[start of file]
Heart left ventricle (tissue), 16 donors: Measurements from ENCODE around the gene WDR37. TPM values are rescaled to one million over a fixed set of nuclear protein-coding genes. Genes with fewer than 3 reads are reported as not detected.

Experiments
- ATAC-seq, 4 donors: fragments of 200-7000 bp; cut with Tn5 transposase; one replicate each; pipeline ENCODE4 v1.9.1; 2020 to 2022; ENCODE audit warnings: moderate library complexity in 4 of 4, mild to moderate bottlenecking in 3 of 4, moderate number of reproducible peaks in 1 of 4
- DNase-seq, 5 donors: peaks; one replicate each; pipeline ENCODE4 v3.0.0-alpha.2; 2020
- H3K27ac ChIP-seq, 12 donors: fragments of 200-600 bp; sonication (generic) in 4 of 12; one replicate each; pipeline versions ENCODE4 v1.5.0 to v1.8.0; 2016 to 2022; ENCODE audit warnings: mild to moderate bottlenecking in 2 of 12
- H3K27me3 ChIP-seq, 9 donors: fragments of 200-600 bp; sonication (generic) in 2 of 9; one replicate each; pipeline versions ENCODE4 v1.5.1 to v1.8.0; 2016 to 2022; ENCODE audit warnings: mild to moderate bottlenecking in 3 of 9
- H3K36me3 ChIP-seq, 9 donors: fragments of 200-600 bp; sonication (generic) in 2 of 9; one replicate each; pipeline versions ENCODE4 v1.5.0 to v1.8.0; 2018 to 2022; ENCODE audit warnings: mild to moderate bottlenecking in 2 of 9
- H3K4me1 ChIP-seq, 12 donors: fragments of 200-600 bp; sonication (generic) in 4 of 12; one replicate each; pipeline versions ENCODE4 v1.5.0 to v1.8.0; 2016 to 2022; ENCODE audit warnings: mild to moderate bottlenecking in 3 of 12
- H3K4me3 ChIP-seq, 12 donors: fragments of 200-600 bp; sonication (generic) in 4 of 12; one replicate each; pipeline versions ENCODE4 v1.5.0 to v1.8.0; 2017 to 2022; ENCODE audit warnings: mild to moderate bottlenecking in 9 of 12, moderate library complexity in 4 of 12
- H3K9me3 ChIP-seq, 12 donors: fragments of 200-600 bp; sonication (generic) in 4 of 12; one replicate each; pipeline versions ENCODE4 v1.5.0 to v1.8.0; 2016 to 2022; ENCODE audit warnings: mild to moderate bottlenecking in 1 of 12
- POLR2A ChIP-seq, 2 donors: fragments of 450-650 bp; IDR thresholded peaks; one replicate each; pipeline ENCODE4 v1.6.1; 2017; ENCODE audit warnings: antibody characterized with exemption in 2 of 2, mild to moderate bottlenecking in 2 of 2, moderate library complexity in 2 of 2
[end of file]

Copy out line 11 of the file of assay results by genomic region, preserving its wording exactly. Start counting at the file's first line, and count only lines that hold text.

- POLR2A ChIP-seq, 2 donors: fragments of 450-650 bp; IDR thresholded peaks; one replicate each; pipeline ENCODE4 v1.6.1; 2017; ENCODE audit warnings: antibody characterized with exemption in 2 of 2, mild to moderate bottlenecking in 2 of 2, moderate library complexity in 2 of 2